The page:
For me, church was wood paneling and white brick, tall narrow windows and pews with crosses etched into them. I can still smell the expanse of that place as if it lived in me for my almost 40 years. Church was familiar faces, choir robes, signing the blue guest booklet, being asked to sing ‘Living for Jesus’ with my cousin Autumn, stacking little plastic communion cups of grape juice, singing out of the hymnal, and drawing a picture of my grandpa while he preached. And, miracurously, I am an early millennial who owns these things deep down, incredibly deep and protected in my soul.
Of course, I didn’t know I was millenial. I was just a kid born at the end of 1981 who was raised on Steve Green and Great is Thy Faithfulness, the earliest generation of children who grew up with computers, Star Wars, and Inspector Gadget but with a grasp on the old way of life…a foot in two separate worlds as a child. I can very tangibly feel the old life versus the progressive. I am a container of these two normalities of culture into one anomaly.
Forming me into a child who loved my histories and classics with abandon, connecting me to the greats, but utilizing the future, a nostalgic user of social media.
Again, church was wandering up to the balcony and opening the door to the tiny closet of a sound room where the services were recorded and my dad would let me sit with him to record if I didn’t touch anything. It was touching the covers of all the books in Alice Smith’s church library across from Grandpa’s office and checking several out every week.
Church was my mom telling us to quiet down and my dad rubbing my arm, humming to the sound of the organ. It was my dad being the last one to leave after shutting off every light and locking every door while my grandpa shook everyone’s hands with his soft, tender smile of compassion.
Most of the cassette tapes of my grandpa’s decades of sermons are lost.
It was hearing about my grandpa’s plane crash in Papua New Guinea, or his belongings stolen out of the trunk of a car in Paris, or wondering if he was safe in the jungles of Togo. It was hearing his tender stories of the people in those places, touching the 5×7 print pictures of natives in those countries and feeling like it was so very far away. It was begging God He wouldn’t send me far, far away.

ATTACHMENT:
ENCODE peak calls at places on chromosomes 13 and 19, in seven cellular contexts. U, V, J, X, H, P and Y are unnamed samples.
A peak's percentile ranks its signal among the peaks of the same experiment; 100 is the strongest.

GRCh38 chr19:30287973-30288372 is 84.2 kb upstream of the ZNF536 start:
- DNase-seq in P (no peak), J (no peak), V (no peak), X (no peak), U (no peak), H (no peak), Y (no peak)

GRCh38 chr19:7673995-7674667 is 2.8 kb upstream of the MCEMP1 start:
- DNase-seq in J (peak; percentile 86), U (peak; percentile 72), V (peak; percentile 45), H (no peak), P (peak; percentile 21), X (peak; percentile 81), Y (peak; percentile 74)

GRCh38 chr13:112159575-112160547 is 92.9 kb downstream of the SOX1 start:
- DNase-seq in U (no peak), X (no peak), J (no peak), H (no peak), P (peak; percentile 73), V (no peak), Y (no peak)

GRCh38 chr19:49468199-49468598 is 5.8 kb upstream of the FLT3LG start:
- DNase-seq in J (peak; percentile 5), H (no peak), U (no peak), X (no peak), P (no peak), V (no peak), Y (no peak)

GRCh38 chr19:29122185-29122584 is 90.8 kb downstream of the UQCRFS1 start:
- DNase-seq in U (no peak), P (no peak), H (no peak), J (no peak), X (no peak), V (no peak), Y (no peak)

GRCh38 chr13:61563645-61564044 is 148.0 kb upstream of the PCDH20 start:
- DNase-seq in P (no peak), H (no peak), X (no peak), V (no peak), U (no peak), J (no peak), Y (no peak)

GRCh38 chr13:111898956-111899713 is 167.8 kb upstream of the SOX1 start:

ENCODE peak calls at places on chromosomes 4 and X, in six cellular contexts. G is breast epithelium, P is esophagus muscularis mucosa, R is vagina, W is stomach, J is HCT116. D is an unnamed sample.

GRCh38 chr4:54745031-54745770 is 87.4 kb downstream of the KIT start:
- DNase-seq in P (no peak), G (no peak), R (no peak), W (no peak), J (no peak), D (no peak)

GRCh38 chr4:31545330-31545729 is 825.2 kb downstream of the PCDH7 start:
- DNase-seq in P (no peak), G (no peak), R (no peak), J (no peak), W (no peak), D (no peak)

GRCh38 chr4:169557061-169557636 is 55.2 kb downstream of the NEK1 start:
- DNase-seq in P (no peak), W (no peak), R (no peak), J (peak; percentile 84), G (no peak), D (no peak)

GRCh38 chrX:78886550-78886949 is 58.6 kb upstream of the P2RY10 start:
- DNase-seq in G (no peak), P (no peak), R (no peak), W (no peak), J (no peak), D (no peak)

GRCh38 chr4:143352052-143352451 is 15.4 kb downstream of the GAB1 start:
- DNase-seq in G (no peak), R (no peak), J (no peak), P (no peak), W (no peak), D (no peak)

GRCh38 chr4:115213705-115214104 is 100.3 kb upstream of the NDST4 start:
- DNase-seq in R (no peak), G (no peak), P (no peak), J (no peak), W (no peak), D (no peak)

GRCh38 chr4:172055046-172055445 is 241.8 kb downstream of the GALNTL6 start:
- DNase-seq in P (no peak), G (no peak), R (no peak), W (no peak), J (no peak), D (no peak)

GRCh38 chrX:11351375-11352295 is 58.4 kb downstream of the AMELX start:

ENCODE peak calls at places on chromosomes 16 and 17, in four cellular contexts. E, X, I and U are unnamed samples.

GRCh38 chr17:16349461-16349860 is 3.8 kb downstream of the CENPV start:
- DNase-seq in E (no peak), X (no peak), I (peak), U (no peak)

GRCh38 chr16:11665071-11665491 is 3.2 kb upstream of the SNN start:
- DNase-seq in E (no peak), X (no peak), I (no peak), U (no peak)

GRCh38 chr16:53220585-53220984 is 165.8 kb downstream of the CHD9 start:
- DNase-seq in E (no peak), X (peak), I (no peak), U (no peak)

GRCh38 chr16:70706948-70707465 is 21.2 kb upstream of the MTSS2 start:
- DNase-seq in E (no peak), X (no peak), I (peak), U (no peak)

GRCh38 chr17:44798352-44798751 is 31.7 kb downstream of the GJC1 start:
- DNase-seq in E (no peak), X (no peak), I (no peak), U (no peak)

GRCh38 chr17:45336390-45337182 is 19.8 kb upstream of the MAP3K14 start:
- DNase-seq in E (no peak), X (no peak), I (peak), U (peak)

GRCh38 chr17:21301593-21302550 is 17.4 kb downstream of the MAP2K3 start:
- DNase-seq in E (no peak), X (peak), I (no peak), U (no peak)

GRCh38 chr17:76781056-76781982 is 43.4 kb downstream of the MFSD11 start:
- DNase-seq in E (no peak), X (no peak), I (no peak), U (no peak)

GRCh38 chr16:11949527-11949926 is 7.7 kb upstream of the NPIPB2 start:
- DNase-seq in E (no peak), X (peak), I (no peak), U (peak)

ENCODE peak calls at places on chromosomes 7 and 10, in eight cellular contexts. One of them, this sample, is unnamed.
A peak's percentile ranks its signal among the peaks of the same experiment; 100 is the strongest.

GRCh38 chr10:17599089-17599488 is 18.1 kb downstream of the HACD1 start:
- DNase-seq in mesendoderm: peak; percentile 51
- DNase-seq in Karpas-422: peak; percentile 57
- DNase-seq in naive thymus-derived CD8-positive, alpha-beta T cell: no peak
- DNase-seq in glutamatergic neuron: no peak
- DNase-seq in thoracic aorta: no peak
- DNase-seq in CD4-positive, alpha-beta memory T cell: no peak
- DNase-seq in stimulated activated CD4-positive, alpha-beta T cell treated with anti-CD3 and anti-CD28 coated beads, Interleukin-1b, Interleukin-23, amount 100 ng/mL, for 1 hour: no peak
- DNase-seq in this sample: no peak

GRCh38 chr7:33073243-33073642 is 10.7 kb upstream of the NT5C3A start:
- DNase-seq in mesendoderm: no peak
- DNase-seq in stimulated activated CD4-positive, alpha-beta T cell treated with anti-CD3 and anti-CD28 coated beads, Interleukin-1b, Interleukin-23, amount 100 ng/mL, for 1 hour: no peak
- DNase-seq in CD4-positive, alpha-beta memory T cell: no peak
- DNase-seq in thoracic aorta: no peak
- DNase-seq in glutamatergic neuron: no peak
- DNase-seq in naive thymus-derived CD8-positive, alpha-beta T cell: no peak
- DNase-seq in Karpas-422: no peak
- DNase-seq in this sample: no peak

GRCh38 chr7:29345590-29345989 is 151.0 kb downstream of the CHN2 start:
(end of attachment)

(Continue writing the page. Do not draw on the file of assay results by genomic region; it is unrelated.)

It was living up to the suffocating expectations of a pastor’s family, even when the pastor and the family are more grace filled and forgiving. It was caving under the pressure and begging to be let out and then being welcomed back in and embracing every difficulty, every sadness, every pressure, every memory.
Church was eating my grandma’s pot roast after morning service some Sundays, tramping through the treeline that bordered my grandparent’s backyard, playing wiffle ball, and peeking into the den to find my uncle Paul napping while the baseball game flickered on the television. The Sundays we didn’t go to grandma and grandpa’s we pulled up to the HotnNow drive-thru on Westnedge next to the Putt-Putt, ordering twelve cheeseburgers to take home. It was every Sunday, all day, every Wednesday, every weekend, every summer full of VBS day camp, sleep away camp up North, youth group road trips and missions trips and evangelism. It was all around me and through me.
It was being everything for all people, as the Apostle Paul says.
Church was sitting with my cousins, being dunked in a bathtub full of warm water, wandering potluck tables, and knowing very deeply in my subconscious that my family was collectively rooted down into church community like the brick foundation of the building, like being chained down into Michigan Avenue and the city my family was planted in a hundred years before. When I was fifteen I wanted to run far away from it. Two years later, I embraced the Father as the prodigal.
We talk of our places of being, such as being American, or a Texan, a Virginian, an Alaskan, or a graduate of our alma mater. A firefighter, a librarian, a teacher, a stockbroker, a lawyer, a doctor, a clerk. I can list many things that I am or was, but if I go back far enough and deep enough, I was born Christian, in a household of faith as we call it. I knew deep in my rebellious soul all those years ago that I could never escape it.